Applying to a PhD program should be a rigorous affair. The choice of where to apply and how effectively you apply should be a result of the effort and process you put into the school research and selection process. If you are applying to a program because the school appears on some ranking list somewhere, you have failed to do due diligence and proper research. Part of thorough due diligence is contacting faculty, students, and alumni of the program. This post is a guide on how to contact students currently in the PhD program you are considering that will help you be more effective and establish relationships that potentially could influence your candidacy. Inside the Adcom members will also see actual email samples with analysis of pros and cons of each.
Current PhD students are often featured on the department or program’s website with their own page. Obviously you can look there to read their basic bios and possibly get their contact information. The next step is to search for these students on LinkedIn and make contact with them after reviewing their backgrounds. Not every student will be seen on LinkedIn, but many will appear. This additional step allows you to create more intelligent questions and already understand some of their background before you get the answer.
Remember that you don’t have to ask all of your questions outright in one email message. Ideally you ask the minimum number here and ask remaining questions as some kind of relationship develops.
- Introduce yourself as “Name, from City (and maybe country)”. This unique combination will make you memorable.
- Identify yourself as a potential applicant for the PhD program with questions that current students would be best at answering.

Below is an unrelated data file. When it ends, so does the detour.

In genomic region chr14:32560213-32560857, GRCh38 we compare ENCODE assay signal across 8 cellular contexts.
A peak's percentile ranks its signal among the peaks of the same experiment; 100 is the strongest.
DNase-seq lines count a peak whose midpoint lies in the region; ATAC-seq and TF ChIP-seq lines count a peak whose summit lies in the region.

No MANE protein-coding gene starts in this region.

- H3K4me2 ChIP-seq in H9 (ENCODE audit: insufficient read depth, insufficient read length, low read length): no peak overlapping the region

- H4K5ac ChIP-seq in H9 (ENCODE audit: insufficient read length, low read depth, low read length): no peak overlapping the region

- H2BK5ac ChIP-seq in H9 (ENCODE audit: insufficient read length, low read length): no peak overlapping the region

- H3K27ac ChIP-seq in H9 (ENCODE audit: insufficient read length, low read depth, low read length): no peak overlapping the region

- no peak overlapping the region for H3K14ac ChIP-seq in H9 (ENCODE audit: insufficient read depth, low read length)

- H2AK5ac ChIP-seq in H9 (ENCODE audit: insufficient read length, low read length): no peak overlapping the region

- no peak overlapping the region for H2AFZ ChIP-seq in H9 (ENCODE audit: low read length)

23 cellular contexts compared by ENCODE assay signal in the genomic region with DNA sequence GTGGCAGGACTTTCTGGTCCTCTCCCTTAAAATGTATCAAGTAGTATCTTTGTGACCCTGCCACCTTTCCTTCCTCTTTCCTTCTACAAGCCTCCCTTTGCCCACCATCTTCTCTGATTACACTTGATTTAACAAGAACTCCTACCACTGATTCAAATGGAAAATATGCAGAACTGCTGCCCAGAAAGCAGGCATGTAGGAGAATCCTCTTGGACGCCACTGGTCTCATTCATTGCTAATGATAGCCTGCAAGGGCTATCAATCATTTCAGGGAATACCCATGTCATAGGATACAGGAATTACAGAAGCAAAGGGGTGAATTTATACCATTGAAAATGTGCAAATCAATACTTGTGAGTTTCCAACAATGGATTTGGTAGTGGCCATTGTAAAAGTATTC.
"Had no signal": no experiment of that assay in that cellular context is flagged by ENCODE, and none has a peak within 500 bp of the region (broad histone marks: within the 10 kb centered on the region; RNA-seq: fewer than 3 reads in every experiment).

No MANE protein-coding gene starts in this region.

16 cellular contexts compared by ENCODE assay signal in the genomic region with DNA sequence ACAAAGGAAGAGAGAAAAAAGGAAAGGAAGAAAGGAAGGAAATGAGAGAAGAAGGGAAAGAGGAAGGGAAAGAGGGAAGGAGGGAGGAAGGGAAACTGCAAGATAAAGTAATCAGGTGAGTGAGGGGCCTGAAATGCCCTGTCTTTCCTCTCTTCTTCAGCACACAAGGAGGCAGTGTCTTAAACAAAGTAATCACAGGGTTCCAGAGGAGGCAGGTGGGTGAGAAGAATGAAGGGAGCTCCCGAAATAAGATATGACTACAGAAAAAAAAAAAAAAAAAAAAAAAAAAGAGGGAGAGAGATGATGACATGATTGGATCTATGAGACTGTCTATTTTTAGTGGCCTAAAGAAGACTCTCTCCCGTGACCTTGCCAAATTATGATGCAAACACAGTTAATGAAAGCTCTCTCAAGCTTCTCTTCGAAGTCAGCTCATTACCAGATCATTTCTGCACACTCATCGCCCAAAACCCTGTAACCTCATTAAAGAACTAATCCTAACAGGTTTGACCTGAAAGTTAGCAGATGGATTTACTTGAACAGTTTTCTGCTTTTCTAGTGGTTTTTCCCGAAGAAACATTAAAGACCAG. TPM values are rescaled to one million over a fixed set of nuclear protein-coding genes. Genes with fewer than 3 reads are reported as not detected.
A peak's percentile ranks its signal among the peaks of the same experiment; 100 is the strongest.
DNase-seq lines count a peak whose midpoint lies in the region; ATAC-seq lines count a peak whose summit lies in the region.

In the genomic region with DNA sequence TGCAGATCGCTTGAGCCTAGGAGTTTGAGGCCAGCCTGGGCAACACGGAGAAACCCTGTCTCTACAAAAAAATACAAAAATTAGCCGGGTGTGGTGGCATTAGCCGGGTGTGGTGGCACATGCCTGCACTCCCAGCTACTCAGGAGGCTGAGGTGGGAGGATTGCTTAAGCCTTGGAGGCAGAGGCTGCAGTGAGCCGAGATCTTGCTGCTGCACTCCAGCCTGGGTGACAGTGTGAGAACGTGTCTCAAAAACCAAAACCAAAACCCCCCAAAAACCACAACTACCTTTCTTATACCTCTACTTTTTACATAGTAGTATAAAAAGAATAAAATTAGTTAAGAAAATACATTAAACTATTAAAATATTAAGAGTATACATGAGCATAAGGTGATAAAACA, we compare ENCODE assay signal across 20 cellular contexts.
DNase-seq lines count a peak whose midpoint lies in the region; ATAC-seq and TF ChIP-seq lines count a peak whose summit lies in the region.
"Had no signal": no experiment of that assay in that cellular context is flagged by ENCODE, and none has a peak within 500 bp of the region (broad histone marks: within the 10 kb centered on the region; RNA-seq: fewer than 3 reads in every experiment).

- Explain that you don’t want to bother them with these questions, and their answers would be of great benefit to you in your application process.
This section is the easiest for emails to current PhD students because they are more likely to respond to your queries than professors. Generally, students are willing to share much more than you asked for. This paragraph needs to be no more than three questions, but two is an ideal number. Current students can be asked information about things they know:
- About the program, from the student perspective.
- About interaction with other students, faculty, departments.
- Their research or teaching assistant duties.
- How well the financial support matches the local cost of living.
- Local living arrangements and recommendations (especially after you are admitted).
- Show gratitude for their opinions.
- Tell them how their input is important for your decisions and research process.
- Say how you hope to hear from them and not how you expect to hear from them.
What not to ask PhD students
They cannot tell you about your chances of admission. They cannot tell you about the average class profile in any specific way. They cannot tell you how to improve your application. You can find essential curriculum information online. Don’t ask these questions.
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